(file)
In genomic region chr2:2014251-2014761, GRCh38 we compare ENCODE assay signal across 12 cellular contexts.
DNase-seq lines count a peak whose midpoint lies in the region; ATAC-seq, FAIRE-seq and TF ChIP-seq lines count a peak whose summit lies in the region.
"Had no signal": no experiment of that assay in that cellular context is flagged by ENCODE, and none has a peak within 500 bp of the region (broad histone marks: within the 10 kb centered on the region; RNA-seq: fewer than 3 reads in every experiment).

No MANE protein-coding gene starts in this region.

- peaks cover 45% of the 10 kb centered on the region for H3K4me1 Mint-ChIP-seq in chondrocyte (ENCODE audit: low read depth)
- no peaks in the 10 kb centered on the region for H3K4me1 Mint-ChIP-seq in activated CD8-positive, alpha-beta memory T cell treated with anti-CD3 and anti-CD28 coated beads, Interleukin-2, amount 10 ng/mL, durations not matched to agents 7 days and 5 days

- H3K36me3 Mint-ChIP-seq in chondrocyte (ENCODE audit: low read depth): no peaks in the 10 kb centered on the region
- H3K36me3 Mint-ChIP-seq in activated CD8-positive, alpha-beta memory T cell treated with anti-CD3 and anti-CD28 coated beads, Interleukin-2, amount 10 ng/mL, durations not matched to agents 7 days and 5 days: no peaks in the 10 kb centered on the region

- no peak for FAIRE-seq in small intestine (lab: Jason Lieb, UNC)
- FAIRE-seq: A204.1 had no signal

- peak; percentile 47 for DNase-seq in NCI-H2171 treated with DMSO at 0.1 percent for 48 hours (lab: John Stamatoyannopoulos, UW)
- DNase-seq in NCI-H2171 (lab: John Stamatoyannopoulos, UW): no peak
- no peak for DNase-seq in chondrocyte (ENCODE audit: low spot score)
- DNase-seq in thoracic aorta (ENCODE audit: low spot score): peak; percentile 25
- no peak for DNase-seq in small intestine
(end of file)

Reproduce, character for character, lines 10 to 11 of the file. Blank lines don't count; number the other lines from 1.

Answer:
- FAIRE-seq: A204.1 had no signal

- peak; percentile 47 for DNase-seq in NCI-H2171 treated with DMSO at 0.1 percent for 48 hours (lab: John Stamatoyannopoulos, UW)